Our results are in accordance with the photoreceptor thinning previously observed in the OCTs of patients with RP. Hood et al. 5 reported thinning of the photoreceptor and RPE complex, and thinning of the macular photoreceptor outer segment and RPE complex has been reported with high-resolution OCT. 5,7 The findings are consistent with the histologic demonstration of shortening of ROS in RP. 2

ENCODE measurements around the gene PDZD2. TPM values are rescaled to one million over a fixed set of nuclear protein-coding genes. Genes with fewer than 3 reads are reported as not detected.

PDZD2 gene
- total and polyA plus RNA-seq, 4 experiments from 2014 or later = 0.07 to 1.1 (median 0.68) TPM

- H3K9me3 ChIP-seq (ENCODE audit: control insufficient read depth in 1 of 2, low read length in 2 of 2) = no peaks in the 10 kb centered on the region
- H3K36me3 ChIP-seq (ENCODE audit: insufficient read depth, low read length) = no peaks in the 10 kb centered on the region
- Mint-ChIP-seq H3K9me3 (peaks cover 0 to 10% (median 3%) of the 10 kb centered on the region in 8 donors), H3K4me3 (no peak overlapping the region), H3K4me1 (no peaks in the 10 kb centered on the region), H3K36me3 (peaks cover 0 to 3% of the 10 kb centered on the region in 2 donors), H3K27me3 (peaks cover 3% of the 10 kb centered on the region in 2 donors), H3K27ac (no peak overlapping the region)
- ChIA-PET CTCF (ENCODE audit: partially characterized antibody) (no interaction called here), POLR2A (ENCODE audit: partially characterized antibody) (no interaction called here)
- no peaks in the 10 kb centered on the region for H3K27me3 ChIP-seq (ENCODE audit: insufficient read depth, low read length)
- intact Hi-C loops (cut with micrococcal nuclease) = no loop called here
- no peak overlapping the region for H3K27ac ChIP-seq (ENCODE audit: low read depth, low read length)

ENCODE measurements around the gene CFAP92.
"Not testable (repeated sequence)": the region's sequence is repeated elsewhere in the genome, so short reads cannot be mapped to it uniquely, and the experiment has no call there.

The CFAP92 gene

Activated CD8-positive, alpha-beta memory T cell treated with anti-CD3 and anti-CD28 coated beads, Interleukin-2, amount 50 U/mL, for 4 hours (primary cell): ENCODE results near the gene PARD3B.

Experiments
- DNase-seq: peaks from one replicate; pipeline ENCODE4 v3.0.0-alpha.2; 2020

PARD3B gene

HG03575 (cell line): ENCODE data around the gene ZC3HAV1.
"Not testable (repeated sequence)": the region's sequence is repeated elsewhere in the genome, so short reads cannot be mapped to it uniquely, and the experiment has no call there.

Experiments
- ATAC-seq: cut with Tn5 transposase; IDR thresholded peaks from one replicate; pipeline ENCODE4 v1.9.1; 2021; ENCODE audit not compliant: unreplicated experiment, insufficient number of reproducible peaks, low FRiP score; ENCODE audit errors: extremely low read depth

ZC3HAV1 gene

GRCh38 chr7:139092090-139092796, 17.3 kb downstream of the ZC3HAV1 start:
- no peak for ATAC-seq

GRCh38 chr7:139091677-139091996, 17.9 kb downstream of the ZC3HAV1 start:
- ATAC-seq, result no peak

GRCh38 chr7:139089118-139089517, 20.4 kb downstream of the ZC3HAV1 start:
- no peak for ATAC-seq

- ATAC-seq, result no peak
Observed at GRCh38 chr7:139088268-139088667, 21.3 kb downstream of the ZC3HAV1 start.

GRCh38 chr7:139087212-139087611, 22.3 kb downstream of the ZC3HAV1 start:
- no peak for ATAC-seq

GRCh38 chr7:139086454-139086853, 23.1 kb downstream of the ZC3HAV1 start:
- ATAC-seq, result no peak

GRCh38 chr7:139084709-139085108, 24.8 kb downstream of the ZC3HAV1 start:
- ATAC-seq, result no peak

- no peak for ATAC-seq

Although OCT demonstration of thinning of the photoreceptors is a consistent observation, 4 7 studies describing changes in the INL and OPL are less conclusive. 4,6,8 10 In the present study, there was no detectable change in the thickness of the middle layers of the peripheral macula (i.e., the INL and OPL), which were considered as a middle retinal complex (i.e., INL+OPL) for the segmentation analysis to obtain more precise measurements. 14 Secondary degeneration affecting inner retinal cells as a consequence of photoreceptor degeneration could result in simultaneous reactive hyperplasia of the Müller glial cells that might counterbalance the putative loss of INL neurons. 2 However, the INL+OPL complex was significantly thinner in the pericentral region in the NCRF group, perhaps due to a different degree of the involuntary reaction of the INL and hypertrophic glial response. Previous histopathologic and OCT studies have shown no significant changes in the INL and OPL layers. Santos et al. 24 analyzed the sectioned maculae of 21 postmortem eyes with RP and found that a major part of the cells of the INL remained intact even in eyes with severe RP. Hood et al. 5 found the thickness of the INL close to normal on spectral-domain OCT images measured with a manual segmentation procedure aided by a computer program.